What would a new Cold War between China and the US mean for human rights?
The Chinese government’s impact on the international human rights regime is not well documented and a recommitment from the US to human rights is not fully clear either.
A protester in Hong Kong holds a sign that reads "No Extradition to China. Condemn Police Brutality," June, 2019. Credit: Wirestock / iStock
In the United States, partisan polarization is at a high not seen since the mid nineteenth century. Democrats and Republicans are opposed on most basic issues, including the fundamental belief in democracy. However, one issue does seem to unite the parties: the threat that China presents to US hegemony.
Recently, the US Congress’s Select Committee on the Strategic Competition between the United States and the Chinese Communist Party (CCP) held its first hearing, titled “The Chinese Communist Party’s Threat to America?” One would be forgiven for not being able to distinguish the Republicans from the Democrats, since everyone on the committee had strong rhetoric about the threat the CCP presents for the US.
Simultaneously, the leadership in China stepped up their own bellicose rhetoric about the US. Without question, the relationship between the US and China has soured to such a degree that one can be certain that the era of engagement between the two countries is over.
Not only that, but the two countries are increasingly sliding toward what some are calling a “new Cold War,” where engagement has been replaced by antagonism bordering on potential conflict. A Cold War between the US and China would have serious implications for many global issues, not least of which is human rights.
The Chinese government’s threat to human rights
The threat that the Chinese government poses to human rights within China is well known and well documented. The silencing of dissent, overwhelming and constant surveillance, an autocratic political system, repression of ethnic minorities such as the Uyghurs, and the recent takeover of Hong Kong and shuttering of its democracy are some of the serious violations of human rights that the Chinese government has perpetrated.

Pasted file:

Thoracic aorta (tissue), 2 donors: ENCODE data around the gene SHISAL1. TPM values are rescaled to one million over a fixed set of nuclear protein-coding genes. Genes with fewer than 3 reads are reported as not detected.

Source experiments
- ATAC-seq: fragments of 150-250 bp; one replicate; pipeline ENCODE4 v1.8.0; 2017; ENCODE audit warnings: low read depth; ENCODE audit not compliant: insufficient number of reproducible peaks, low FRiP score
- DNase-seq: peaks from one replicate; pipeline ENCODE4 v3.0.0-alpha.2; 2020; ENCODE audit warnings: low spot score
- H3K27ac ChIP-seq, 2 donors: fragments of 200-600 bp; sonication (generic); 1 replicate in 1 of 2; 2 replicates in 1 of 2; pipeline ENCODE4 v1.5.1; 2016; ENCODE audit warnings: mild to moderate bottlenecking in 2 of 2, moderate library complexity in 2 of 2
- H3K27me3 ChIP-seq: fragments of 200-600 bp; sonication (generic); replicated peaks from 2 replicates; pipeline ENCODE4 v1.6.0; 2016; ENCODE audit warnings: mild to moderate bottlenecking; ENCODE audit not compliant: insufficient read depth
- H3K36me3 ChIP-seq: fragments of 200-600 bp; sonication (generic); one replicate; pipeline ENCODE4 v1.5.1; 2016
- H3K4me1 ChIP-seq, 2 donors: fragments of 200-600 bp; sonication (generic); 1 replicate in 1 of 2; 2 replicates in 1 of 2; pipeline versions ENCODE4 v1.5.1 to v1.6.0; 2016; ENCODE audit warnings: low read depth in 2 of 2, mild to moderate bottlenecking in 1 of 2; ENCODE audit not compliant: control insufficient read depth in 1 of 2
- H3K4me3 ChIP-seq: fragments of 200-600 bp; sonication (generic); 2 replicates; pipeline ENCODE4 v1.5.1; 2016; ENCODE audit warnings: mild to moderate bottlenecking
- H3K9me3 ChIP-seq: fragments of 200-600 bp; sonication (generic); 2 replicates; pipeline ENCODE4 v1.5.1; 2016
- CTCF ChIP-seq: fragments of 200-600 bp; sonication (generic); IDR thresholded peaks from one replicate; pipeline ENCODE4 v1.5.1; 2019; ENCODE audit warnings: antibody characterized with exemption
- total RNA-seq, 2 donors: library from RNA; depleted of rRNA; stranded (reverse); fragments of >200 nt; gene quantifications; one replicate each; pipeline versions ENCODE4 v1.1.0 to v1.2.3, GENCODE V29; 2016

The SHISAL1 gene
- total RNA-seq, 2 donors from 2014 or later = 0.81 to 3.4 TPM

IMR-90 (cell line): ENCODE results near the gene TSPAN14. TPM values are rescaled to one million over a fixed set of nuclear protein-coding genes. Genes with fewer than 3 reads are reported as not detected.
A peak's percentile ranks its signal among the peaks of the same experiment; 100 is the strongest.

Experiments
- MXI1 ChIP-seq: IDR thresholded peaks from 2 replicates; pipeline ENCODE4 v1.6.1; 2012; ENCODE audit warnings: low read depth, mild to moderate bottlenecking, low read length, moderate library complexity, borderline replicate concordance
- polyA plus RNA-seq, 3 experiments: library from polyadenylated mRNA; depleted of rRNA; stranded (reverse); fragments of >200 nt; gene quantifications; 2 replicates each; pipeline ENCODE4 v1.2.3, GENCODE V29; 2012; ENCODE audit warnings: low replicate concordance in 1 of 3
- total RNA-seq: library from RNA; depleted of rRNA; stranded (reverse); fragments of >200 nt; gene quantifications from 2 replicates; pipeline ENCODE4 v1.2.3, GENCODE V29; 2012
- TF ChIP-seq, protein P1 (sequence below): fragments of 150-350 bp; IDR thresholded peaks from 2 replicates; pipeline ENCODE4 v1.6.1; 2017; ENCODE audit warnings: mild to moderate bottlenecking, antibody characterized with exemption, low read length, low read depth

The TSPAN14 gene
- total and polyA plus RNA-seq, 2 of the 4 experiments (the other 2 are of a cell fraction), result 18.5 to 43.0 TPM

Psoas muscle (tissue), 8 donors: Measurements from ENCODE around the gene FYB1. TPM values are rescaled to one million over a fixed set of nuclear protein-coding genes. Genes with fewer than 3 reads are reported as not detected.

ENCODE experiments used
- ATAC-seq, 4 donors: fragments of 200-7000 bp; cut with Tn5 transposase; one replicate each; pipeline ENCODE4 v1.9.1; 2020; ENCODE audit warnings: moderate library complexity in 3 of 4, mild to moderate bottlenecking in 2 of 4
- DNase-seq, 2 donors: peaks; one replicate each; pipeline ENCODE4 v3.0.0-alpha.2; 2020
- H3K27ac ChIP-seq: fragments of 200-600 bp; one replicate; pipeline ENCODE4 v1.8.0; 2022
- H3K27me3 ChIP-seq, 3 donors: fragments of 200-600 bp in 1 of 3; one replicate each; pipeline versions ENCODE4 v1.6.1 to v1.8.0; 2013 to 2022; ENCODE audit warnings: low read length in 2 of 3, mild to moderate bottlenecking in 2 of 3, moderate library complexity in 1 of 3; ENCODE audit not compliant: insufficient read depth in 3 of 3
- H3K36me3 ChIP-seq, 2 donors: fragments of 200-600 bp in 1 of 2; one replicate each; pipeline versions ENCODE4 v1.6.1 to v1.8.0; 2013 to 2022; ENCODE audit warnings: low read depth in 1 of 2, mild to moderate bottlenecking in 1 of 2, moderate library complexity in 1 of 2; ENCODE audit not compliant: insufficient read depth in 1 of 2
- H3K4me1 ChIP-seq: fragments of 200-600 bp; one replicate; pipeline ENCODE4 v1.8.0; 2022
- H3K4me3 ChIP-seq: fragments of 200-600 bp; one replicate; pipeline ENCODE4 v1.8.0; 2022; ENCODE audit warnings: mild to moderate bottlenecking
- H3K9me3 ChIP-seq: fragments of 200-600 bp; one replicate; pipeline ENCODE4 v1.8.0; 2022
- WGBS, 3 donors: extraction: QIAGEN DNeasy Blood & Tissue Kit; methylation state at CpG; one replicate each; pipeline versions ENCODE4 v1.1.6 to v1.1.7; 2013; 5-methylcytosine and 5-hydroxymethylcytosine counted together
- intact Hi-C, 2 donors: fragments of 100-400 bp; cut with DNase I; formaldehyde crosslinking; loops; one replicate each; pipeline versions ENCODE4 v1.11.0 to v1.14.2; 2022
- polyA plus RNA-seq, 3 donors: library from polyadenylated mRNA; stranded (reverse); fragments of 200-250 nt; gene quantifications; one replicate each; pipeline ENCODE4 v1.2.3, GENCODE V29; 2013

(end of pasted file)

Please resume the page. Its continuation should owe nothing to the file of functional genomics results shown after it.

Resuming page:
What is perhaps less well known or well documented is the Chinese government’s impact on the international human rights regime. A recent report by Human Rights Watch highlighted the role that the Chinese government has taken to undermine the international human rights system. The report notes that, under Xi Jinping, “the Chinese government does not merely seek to neutralize U.N. human rights mechanisms’ scrutiny of China, it also aspires to neutralize the ability of that system to hold any government accountable for serious human rights violations.”
China’s rise as a potential hegemonic challenger to the US poses a serious and long-term threat to the international human rights regime. The Chinese government has long emphasized the importance of state sovereignty and the implementation of human rights “in context” or according to the development status of each country. In the abstract this is not objectionable, but in practice it is only used as an excuse to not implement civil and political rights. Additionally, as Rhoda Howard-Hassmann notes, state sovereignty is “the single largest legal and practical impediment to universal human rights.”